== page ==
On the eve of the Easter holiday weekend, the shops are full of chocolate Easter eggs, all sorts of chocolate bunnies and our Australian bilbies, and dozens of other confections for everyone. Among all this variety of sweet treats I can’t help thinking of how different Jane Austen’s Easter must have been.
As the daughter of a clergyman Jane would have attended every church service when she was growing up and I’m sure she continued this for the rest of her life. In her detailed article Laura Boyle says that in Jane’s day, the Easter season (and the 40 days following) were a time of travelling and visiting family. She also writes that every mention of Easter in Jane’s letters and novels involves travel, including her most notorious use in Pride and Prejudice when Mr Darcy arrives at Rosings Park to visit his aunt, Lady Catherine de Bourgh. We know that Jane visited friends on the way to her brother’s houses.
During Lent (before Easter) it was customary to give up rich foods like sugar, eggs, meat and dairy products. It was common practice to hard boil any eggs not used to make them last, then dye them red using red onion skins to symbolise the blood of Christ. Buns were made ready for Good Friday. Jane would have observed Lent and broken the ‘fast’ on Easter with a special dinner with her family. A new bonnet for Easter Sunday church service was part of her world as was a traditional dinner of Lamb or Ham. As it was spring the first new lambs were available and the hams would be the last of the cured meats set aside over winter.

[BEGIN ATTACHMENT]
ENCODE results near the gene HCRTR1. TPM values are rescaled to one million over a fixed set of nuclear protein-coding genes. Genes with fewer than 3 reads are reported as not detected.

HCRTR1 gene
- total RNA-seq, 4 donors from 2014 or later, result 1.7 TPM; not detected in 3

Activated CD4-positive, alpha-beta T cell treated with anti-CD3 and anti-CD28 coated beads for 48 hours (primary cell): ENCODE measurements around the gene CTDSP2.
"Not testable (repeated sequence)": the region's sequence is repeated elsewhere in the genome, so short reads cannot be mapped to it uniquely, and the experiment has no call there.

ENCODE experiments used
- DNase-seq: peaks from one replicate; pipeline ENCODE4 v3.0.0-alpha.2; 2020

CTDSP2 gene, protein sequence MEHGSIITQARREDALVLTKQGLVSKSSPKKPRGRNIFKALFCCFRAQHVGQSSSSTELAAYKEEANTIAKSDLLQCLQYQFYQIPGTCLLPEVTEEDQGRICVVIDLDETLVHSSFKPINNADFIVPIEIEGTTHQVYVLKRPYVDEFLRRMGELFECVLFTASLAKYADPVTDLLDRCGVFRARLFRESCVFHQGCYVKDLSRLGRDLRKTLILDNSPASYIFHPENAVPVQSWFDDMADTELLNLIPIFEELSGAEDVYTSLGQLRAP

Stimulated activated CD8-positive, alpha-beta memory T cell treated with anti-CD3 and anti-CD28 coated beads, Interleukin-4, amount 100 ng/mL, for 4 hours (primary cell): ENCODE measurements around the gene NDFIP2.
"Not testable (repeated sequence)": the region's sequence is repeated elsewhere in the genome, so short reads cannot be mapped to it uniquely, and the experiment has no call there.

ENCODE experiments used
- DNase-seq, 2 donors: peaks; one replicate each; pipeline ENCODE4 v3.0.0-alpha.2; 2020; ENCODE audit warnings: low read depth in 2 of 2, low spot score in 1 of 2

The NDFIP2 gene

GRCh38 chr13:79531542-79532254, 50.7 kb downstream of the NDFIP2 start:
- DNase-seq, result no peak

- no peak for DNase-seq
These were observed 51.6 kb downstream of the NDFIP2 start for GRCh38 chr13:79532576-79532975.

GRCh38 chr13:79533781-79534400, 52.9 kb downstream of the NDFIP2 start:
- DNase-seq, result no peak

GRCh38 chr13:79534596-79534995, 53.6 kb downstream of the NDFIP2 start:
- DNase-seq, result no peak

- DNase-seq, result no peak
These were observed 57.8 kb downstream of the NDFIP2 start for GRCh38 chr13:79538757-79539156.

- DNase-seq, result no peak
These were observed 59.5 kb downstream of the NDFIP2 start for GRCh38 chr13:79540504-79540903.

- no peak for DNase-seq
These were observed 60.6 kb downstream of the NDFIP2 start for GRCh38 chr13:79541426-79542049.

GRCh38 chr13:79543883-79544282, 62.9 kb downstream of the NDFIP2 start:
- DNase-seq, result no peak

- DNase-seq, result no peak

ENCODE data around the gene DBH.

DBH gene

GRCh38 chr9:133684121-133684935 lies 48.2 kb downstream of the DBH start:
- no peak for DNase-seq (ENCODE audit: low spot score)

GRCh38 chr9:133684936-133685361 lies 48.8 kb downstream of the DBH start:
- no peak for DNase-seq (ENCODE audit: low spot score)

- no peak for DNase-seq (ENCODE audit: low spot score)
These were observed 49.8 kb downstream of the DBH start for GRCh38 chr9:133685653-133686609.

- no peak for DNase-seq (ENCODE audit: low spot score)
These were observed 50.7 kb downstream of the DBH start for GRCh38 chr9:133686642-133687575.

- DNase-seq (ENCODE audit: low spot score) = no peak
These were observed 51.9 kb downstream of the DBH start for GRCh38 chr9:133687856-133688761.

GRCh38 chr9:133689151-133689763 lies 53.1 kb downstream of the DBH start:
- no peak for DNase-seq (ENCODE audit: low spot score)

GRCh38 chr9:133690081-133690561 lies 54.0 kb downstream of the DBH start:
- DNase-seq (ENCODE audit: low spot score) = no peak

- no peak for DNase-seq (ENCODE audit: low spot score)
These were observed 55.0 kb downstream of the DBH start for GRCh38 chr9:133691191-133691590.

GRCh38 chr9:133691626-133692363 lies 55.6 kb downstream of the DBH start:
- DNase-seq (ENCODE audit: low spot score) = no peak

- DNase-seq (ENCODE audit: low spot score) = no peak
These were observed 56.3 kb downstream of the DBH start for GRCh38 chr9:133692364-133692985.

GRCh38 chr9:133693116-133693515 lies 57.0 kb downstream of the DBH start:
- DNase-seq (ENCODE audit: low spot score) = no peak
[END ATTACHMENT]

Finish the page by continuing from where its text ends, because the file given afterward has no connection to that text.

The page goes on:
The little we know of how the Austen’s celebrated the season is drawn from Jane’s letters and what was usual for the time. One tradition of the time that has survived is the eating of hot cross buns. We don't know how much the recipe differed at that time. Maybe she dyed eggs but we do not know. One thing for sure is that she was not eating chocolate eggs or bunnies!